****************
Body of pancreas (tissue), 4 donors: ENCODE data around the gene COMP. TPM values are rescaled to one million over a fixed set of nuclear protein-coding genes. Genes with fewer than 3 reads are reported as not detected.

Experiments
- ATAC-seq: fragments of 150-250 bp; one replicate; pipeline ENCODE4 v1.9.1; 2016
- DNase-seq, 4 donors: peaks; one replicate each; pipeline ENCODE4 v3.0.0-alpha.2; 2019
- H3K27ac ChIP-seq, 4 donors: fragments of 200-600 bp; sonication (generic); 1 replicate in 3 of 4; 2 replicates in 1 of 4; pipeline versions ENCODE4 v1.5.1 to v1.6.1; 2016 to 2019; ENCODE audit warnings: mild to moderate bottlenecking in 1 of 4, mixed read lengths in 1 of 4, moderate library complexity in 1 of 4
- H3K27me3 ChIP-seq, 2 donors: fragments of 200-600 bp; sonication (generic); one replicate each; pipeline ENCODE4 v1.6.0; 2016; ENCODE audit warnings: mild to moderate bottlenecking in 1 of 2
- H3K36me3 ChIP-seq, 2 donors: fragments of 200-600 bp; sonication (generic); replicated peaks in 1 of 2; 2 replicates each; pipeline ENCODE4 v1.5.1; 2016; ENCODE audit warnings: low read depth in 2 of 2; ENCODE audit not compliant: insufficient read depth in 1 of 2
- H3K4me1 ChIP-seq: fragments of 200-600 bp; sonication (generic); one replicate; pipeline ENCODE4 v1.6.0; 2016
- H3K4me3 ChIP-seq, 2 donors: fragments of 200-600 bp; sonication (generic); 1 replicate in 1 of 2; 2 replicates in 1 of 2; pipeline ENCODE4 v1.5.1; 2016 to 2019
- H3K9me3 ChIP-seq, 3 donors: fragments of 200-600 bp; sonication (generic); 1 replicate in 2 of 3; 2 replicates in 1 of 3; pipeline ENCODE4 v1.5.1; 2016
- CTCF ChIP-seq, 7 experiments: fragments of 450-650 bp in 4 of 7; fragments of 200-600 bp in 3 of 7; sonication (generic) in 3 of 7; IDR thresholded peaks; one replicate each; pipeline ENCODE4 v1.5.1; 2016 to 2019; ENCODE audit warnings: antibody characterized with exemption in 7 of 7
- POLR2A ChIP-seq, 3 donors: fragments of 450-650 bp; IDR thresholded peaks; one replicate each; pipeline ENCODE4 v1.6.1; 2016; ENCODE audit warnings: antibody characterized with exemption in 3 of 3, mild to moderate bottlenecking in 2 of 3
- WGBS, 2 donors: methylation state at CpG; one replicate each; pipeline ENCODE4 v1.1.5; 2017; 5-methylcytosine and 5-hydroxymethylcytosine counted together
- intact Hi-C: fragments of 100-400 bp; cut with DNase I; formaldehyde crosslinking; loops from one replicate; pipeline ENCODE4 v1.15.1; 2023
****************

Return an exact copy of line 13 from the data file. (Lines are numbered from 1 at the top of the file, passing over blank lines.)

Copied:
- WGBS, 2 donors: methylation state at CpG; one replicate each; pipeline ENCODE4 v1.1.5; 2017; 5-methylcytosine and 5-hydroxymethylcytosine counted together